The link below is to an article written about a Baptist pastor’s opposition to a letter read out in various denominational churches against gay marriage.
Local officials prevent events featuring U.S. evangelist Luis Palau.
HANOI, Vietnam, April 18 (CDN) — Authorities in Vietnam prevented much-anticipated public Easter celebrations in Hanoi planned for Friday and Saturday (April 15-16) after giving a verbal promise to organizers that the events would proceed.
An interchurch organizing committee had submitted a request for permission well in advance and had made elaborate preparations for the special events featuring renowned evangelist Luis Palau.
The organizers said they were disappointed but not entirely surprised by the Communist government’s action.
“The authorities have clearly demonstrated to the world what we experience regularly – that their promises, whether verbal or written, cannot be trusted,” said one church leader who requested anonymity.
Asked to speculate on the reasons for the government’s ultimate refusal, another key church leader said, “I don’t know why, but it almost seems as if the government is deliberately damaging its own reputation.”
Shortly after 1 p.m. on Friday (April 15), after long negotiations, authorities gave verbal assent for the events to proceed, promising the required written permission would be issued imminently. The government-approved venue was the Dien Kinh My Dinh Sports Complex, a state-of-the-art indoor track and field stadium in Hanoi’s Tu Liem district. It reportedly holds 3,100 people; organizers had requested a place with considerably larger capacity.
After receiving the verbal promise, organizers said they went directly to the sports complex hoping to begin preparing the sound and lighting systems. They were not given access.
When no written permission was forthcoming by the scheduled start at 7 p.m., organizers said they were forced to turn away many hundreds of people arriving from the provinces by chartered buses. They urged the people to return home quietly and to pray for the event scheduled for the next evening, they said.
Very late Friday evening, the organizing committee received written permission from the Hanoi People’s Committee to hold what was to have been the second night of the event on Saturday (April 16). They immediately posted the document on Vietnam’s most popular Christian website http://www.hoithanh.com, they said.
Apparently, however, public security and city authorities quietly overrode the reluctant permission granted by Vietnam’s religion bureaucracy. Organizers told Compass that even with the official letter from the People’s Committee, several hurdles had remained. They had still needed to secure a contract from the sports complex on Saturday morning for use of the facilities, and they had yet to request the Committee for Religious Affairs for permission for Palau to speak.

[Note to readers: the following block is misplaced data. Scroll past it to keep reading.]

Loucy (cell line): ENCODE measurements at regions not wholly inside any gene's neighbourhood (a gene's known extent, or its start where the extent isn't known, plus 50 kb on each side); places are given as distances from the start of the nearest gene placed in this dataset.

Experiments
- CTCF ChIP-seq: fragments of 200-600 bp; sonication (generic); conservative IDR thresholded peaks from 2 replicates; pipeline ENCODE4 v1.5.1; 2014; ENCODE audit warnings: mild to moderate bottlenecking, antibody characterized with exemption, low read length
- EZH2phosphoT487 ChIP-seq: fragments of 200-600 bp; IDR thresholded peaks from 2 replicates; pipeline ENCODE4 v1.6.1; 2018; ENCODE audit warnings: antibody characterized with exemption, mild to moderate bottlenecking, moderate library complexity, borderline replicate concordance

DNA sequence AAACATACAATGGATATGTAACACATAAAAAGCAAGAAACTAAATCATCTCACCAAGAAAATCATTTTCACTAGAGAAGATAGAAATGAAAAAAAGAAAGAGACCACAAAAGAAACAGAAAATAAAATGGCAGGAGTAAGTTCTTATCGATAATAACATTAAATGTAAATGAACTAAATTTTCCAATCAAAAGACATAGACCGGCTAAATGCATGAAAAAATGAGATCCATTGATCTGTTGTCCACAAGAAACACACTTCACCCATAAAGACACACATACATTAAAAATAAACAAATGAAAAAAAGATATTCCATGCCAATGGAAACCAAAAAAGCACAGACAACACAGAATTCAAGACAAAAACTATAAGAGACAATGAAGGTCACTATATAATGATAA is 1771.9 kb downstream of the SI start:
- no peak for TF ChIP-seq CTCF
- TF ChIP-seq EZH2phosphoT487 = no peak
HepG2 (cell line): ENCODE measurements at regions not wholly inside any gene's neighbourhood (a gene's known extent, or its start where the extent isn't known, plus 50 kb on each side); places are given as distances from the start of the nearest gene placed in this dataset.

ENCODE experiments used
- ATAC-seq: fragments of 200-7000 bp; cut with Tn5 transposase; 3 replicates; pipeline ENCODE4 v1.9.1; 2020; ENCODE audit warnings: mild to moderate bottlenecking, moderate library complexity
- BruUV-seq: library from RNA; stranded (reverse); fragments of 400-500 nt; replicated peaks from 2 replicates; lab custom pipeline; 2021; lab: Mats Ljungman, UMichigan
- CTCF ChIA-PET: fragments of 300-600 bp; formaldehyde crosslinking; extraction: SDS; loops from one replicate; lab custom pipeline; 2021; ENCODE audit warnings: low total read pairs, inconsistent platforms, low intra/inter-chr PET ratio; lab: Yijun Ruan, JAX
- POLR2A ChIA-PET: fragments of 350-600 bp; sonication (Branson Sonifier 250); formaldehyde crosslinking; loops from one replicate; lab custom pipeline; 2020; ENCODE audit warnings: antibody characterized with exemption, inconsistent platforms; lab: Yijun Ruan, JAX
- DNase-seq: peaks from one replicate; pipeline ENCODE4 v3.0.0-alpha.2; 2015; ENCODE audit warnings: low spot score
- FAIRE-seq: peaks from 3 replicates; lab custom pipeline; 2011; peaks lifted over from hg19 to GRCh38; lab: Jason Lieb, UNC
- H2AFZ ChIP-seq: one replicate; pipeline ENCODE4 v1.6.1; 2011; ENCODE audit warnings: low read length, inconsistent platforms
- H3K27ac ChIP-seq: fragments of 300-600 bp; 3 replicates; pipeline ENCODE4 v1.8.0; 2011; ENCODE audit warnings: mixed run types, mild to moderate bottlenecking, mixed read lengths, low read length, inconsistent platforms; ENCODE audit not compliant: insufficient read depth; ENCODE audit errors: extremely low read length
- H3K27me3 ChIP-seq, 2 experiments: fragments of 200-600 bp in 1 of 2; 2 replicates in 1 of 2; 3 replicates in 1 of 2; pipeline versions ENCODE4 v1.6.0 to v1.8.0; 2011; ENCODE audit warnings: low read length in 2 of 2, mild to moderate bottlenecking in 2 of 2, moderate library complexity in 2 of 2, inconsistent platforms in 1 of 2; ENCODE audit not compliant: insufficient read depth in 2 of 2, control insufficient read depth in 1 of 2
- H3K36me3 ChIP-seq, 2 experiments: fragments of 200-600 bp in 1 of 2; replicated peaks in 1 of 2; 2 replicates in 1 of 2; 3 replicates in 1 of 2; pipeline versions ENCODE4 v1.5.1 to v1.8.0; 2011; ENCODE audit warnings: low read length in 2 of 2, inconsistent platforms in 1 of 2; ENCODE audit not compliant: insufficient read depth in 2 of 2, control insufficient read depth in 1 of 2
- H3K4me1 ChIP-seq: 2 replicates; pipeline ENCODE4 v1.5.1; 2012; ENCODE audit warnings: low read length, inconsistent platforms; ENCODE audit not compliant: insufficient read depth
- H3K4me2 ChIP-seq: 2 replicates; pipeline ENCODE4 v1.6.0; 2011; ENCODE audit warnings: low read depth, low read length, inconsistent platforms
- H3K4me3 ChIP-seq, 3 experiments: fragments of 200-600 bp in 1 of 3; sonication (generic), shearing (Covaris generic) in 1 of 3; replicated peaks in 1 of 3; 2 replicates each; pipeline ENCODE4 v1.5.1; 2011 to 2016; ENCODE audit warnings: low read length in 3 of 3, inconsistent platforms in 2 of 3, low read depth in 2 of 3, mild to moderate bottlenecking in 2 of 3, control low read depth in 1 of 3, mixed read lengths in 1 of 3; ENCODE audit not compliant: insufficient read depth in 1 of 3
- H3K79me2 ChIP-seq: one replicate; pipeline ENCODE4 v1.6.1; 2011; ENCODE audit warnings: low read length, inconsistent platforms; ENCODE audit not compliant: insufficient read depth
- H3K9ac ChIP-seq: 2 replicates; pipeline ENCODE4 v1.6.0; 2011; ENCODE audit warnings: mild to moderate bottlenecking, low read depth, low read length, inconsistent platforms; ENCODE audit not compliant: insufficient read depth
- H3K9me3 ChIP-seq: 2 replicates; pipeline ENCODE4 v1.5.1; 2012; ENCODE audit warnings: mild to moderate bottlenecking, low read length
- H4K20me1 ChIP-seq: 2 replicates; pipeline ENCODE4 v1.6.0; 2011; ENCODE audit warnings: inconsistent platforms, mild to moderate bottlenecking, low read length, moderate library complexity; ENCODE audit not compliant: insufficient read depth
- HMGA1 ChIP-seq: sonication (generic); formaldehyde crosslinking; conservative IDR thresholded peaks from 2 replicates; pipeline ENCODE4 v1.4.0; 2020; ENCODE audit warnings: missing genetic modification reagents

Early on Saturday, Pastor Nguyen Huu Mac, president of the registered Evangelical Church of Vietnam (North), or ECVN(N), who had signed the request, went with colleagues from unregistered house churches to the sports complex to pursue the contract. When they were told that Saturday was not a work day, they went to the Tu Liem district office.
There they were stalled for several more hours by fruitless discussion. District officials eventually told them that although the sports complex was in their area of the city, it was owned and managed by another entity over which they had no control.
Finally, at 1 p.m., the manager of the sports complex arrived. He proceeded to give the organizing committee what Christian leaders described as unreasonable conditions for a contract. For instance, the manager said they could not enter the complex to prepare until 4:30 p.m. – hardly enough time for the scheduled 7 p.m. start. Organizers said he further told them that the sports complex would retain control over who and how many entered the building; he said they would not honor the tickets/invitations that had been widely distributed by the event organizers but would distribute their own and count every head.
The organizers sensed trouble.
Faced with such government duplicity and control over their event and without enough time to set up properly, church leaders said, they unanimously decided they could not proceed with integrity. Shortly after 4 p.m., they issued an indefinite postponement notice.
Reached by Compass late Saturday Hanoi time, a Luis Palau Association spokesman reported that the evangelist had just spent significant time encouraging the tired organizers. Palau told them that the Lord would bless them for their diligence and predicted that they would soon reap a great spiritual harvest. In a few years, he said, they would look on the disappointments of this weekend as insignificant, according to the spokesman.
Despite their disappointment, church leaders took note of gains: The effort to stage the events, they said, marked unprecedented cooperation among various groups, with the ECVN(N), the only registered church based in the north, applying for the permission document on behalf of all groups. Cooperating in the organizing were northern house churches belonging to the Hanoi Christian Fellowship and southern-based house churches belonging to the Vietnam Evangelical Fellowship, as well as some smaller groups.
Together, the church leaders said, they determined not to bow to government manipulation and pressure.